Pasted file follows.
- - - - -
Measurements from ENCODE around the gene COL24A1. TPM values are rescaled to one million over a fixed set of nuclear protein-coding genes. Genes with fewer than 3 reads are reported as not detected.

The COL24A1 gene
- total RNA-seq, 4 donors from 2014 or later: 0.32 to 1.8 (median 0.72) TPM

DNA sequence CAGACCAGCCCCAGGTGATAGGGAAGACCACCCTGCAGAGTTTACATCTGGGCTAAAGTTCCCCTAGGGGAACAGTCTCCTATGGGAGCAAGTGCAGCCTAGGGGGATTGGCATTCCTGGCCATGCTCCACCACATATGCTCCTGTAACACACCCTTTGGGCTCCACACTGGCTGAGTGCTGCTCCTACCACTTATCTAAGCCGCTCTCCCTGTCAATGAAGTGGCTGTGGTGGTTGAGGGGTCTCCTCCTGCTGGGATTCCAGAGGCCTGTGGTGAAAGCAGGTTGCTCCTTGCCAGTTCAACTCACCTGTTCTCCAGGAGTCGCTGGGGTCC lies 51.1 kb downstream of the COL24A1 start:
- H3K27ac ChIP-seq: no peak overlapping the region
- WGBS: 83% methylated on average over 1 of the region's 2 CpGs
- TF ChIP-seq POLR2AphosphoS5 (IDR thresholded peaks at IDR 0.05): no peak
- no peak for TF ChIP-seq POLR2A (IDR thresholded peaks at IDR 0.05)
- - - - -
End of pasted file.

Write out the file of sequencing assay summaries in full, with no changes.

Measurements from ENCODE around the gene COL24A1. TPM values are rescaled to one million over a fixed set of nuclear protein-coding genes. Genes with fewer than 3 reads are reported as not detected.

The COL24A1 gene
- total RNA-seq, 4 donors from 2014 or later: 0.32 to 1.8 (median 0.72) TPM

DNA sequence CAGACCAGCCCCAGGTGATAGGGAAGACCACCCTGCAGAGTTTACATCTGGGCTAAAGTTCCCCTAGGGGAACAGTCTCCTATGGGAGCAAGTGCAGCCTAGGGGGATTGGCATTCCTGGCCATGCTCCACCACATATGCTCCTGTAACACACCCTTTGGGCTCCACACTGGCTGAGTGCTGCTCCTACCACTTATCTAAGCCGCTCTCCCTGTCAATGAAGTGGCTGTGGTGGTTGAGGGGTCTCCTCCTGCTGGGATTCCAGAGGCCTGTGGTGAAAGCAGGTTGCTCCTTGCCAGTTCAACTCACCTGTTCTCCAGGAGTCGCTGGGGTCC lies 51.1 kb downstream of the COL24A1 start:
- H3K27ac ChIP-seq: no peak overlapping the region
- WGBS: 83% methylated on average over 1 of the region's 2 CpGs
- TF ChIP-seq POLR2AphosphoS5 (IDR thresholded peaks at IDR 0.05): no peak
- no peak for TF ChIP-seq POLR2A (IDR thresholded peaks at IDR 0.05)